Next-gen ovulation trackers based on hormone tests:
In recent years, multiple companies have come out with more advanced ovulation trackers, built on the traditional hormone test-based OPKs. Most of the new trackers combine various newer testing technologies with more objective, algorithm-based interpretation and prediction, designed to overcome the drawbacks of the traditional OPKs.
In this category, our scientific team’s top picks are Proov Predict & Confirm Kit and Oova. Both test for two hormones: LH and progesterone (or, more precisely, its urine metabolite, PdG). They leverage unique algorithms to scan, read and interpret the results to predict your fertile window with more accuracy.
Proov has been the leader in the innovative ovulation tracker category. Proov’s Predict & Confirm Kit confirms ovulation with quantitative LH results. The kit also uniquely gives you an ovulation score each cycle, by measuring the PdG levels for several days after ovulation. This patented methodology gives you a better sense of the hormonal environment that supports implantation – the important next step after ovulation and fertilization. Proov’s app guides you each day on what to test, and its algorithm accurately predicts your most fertile days, eliminating the need for guesswork – all at an affordable price point rare in the advanced ovulation tracker category.
Oova, which launched direct-to-consumer during the pandemic to help fertility patients test hormone levels at home, combines cutting-edge quantitative immunoassay with an AI-driven app to accurately measure LH and PdG levels, interpret the results and clearly indicate the fertile window. Because Oova’s tests are quantitative, rather than a positive/negative based on an arbitrary threshold, Oova is a viable option for women with short, long or irregular cycles. Moreover, with Oova, you just need one test strip each morning to test two hormones. For women under the care of a reproductive endocrinologist, Oova’s HIPAA-compliant data sharing with doctors (if they are a part of the Oova network) is an added bonus.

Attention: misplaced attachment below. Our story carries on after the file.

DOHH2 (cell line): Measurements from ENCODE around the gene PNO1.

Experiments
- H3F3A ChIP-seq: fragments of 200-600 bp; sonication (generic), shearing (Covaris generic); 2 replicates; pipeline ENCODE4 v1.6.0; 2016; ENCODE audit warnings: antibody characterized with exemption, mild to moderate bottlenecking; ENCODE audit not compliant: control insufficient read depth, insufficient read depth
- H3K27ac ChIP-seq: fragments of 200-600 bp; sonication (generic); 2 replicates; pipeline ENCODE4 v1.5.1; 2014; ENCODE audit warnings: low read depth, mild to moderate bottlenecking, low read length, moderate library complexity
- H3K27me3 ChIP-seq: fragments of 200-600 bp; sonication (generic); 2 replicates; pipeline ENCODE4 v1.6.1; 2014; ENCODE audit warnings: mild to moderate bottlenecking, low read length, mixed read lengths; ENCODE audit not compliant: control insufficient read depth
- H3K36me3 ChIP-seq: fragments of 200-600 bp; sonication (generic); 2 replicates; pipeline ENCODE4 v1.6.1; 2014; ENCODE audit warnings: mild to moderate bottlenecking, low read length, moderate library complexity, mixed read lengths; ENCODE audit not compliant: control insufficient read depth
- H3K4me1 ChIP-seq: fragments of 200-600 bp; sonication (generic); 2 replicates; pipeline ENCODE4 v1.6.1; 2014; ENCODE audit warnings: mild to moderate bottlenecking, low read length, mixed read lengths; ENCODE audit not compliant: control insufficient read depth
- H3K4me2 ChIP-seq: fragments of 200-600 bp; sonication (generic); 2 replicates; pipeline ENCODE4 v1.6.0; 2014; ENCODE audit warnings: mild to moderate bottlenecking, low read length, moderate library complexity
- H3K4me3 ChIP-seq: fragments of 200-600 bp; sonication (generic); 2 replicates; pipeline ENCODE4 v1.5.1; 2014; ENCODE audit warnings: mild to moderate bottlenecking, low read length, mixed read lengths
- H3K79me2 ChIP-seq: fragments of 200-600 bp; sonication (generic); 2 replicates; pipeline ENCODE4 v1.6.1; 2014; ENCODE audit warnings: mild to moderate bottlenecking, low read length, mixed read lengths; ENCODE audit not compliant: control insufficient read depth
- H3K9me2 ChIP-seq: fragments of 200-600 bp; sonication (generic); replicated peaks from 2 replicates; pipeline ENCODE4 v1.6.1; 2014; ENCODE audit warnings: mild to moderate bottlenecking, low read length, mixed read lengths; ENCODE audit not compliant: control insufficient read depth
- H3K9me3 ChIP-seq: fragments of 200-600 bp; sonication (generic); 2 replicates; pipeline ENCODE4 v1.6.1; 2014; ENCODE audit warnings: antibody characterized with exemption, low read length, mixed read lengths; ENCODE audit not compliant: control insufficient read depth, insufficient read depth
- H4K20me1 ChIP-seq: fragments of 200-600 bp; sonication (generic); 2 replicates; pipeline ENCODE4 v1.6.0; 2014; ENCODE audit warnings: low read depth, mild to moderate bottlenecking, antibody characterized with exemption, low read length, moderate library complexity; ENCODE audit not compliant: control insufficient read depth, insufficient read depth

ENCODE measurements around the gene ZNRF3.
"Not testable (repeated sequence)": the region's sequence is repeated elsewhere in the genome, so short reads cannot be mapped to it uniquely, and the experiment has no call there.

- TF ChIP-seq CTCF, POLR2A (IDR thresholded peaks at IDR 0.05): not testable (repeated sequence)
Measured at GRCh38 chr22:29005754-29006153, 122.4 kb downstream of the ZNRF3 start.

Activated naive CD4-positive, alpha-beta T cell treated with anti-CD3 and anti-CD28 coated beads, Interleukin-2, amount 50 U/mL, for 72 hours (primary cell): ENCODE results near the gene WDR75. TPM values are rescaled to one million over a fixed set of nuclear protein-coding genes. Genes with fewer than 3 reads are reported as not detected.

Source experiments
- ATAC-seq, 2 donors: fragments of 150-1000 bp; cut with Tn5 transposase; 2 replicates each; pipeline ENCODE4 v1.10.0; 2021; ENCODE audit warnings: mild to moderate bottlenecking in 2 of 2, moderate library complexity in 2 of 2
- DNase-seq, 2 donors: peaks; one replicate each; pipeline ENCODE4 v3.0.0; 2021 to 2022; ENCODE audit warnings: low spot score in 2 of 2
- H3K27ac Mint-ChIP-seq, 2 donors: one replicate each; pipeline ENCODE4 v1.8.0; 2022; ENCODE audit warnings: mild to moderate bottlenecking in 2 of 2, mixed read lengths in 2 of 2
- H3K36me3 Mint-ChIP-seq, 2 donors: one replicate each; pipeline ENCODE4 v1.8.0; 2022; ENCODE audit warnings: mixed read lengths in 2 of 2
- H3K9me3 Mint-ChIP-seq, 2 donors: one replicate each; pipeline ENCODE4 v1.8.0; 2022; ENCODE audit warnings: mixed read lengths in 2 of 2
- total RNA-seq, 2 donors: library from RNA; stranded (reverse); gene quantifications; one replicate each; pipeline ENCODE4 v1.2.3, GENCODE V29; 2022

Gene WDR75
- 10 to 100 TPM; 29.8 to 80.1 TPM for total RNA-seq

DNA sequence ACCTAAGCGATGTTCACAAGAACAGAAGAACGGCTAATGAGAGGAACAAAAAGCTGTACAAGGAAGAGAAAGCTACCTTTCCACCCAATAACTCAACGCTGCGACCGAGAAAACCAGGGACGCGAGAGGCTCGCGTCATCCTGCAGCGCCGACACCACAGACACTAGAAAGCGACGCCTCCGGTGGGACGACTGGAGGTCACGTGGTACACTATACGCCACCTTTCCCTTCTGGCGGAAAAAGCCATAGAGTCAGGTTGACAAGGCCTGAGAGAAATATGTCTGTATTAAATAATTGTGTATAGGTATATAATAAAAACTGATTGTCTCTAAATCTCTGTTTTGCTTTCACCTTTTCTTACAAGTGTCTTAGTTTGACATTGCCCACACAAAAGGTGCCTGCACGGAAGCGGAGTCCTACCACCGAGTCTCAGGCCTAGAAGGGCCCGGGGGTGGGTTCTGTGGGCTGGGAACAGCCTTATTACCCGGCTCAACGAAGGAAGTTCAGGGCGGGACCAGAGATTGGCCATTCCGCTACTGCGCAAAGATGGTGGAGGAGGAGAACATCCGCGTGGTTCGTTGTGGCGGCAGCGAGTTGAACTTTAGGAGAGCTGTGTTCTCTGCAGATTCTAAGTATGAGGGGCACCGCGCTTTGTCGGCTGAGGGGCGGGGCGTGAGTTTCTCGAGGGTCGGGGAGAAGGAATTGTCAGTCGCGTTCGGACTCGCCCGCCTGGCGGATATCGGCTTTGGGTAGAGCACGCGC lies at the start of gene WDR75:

How to find the best ovulation tracker for you
The three major types of ovulation trackers all have pros and cons, although the more advanced newcomers, like the ones our scientific team has selected, address many of the drawbacks. The bottom line is that tracking ovulation is one of the most effective ways to speed up your conception journey, and ovulation trackers can be a big help in that regard.
The selection will really come down to what you prefer and what you want, based on the ease of use, cost, length of fertile window you get, your cycle pattern and so on. Please reach out if we can help you select one that fits you best – we are with you.